“It’s not only about the COVID-19 and the government’s handling of the situation,” said Shachar Oren, a 25-year-old protester. “It’s also about the people that cannot afford to eat and cannot afford to live. I am one of those people.”

Oren is among the thousands of people who gather outside Netanyahu’s official residence in Jerusalem several times a week, calling on the longtime leader to resign. The young demonstrators have delivered a boost of momentum to a movement of older, more established protesters who have been saying Netanyahu should step down when he is on trial for corruption charges.

The loose-knit movements have joined forces to portray Netanyahu as an out-of-touch leader, with the country’s most bloated government in history and seeking hundreds of thousands of dollars of tax benefits for himself at a time when the coronavirus outbreak is raging and unemployment has soared to over 20 percent.

Many of the young protesters have lost their jobs or seen their career prospects jeopardized. They have given the protests a carnival-like atmosphere, pounding on drums and dancing in the streets in colorful costumes while chanting vitriolic slogans against the prime minister.

Netanyahu has tried to dismiss the protesters as “leftists” or “anarchists.” Erel Segal, a commentator close to the prime minister, has called the gatherings “a Woodstock of hatred.”

Despite such claims, there are no signs that any opposition parties are organizing the gatherings. Politicians have been noticeably absent from most of the protests.

Israel has a long tradition of political protest, be it peace activists, West Bank settlers or ultra-Orthodox Jews. The new wave of protesters seems to be characterized by a broader, mainstream appeal.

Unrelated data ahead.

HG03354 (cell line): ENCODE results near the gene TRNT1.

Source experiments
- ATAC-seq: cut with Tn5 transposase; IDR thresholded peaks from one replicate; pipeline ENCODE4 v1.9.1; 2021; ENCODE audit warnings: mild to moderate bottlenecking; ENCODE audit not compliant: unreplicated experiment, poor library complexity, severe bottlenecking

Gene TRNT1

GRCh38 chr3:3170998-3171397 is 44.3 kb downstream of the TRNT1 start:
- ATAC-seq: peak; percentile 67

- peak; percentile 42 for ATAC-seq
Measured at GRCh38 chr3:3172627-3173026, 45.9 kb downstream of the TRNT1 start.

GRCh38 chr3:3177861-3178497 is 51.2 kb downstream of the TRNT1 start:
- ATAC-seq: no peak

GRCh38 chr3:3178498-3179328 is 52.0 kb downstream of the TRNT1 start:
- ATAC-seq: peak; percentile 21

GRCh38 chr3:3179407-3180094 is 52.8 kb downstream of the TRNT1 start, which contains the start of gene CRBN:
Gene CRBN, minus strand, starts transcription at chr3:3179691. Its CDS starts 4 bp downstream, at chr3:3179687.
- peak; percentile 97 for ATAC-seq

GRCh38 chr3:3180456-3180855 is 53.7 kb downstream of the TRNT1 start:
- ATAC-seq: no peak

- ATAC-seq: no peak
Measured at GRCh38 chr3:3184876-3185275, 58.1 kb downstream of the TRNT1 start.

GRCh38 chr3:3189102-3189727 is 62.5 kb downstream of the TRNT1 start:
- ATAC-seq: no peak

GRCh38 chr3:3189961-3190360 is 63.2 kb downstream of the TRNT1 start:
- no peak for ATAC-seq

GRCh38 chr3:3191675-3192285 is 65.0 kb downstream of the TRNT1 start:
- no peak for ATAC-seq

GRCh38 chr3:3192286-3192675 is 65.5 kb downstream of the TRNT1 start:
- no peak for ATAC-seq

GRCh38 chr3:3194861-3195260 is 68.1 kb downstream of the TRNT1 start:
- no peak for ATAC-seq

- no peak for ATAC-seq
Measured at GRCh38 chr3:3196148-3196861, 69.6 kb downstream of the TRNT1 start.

“The partisan issue is totally missing, and the party organizations are not present,” said Tamar Hermann, a researcher at the Israel Democracy Institute, a Jerusalem think tank and expert on protest movements.

Hermann said the protesters resemble many other protest movements around the world. “They are mostly middle class,” she said. “And they were kicked out of work.”

Oren, for instance, said he used to survive on a modest salary as a software analyst thanks to training he received in an Israeli military high-tech unit. Then he moved into tutoring — offering lessons in English, computers and chess to schoolchildren.

He said things were not easy, but he was “too busy surviving” to think about political activity. That changed when the coronavirus crisis began in March.

Oren’s business crashed.

With unemployment soaring, Netanyahu and his rival, Benny Gantz, formed a coalition with 34 Cabinet ministers, the largest government in Israel’s history. Beyond the generous salaries, these ministers, many with vague titles, enjoy perks like drivers, security guards and office space, and can hand out jobs to cronies.